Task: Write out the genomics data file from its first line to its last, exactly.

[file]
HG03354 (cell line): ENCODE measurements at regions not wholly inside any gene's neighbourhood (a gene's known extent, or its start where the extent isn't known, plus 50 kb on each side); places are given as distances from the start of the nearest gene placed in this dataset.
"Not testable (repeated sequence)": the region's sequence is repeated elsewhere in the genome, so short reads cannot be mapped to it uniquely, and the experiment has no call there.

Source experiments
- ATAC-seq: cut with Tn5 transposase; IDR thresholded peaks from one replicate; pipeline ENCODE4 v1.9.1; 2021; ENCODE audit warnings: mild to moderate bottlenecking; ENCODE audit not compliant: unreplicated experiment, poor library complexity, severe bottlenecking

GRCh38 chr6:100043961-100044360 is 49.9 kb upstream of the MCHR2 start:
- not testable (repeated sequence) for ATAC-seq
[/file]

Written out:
HG03354 (cell line): ENCODE measurements at regions not wholly inside any gene's neighbourhood (a gene's known extent, or its start where the extent isn't known, plus 50 kb on each side); places are given as distances from the start of the nearest gene placed in this dataset.
"Not testable (repeated sequence)": the region's sequence is repeated elsewhere in the genome, so short reads cannot be mapped to it uniquely, and the experiment has no call there.

Source experiments
- ATAC-seq: cut with Tn5 transposase; IDR thresholded peaks from one replicate; pipeline ENCODE4 v1.9.1; 2021; ENCODE audit warnings: mild to moderate bottlenecking; ENCODE audit not compliant: unreplicated experiment, poor library complexity, severe bottlenecking

GRCh38 chr6:100043961-100044360 is 49.9 kb upstream of the MCHR2 start:
- not testable (repeated sequence) for ATAC-seq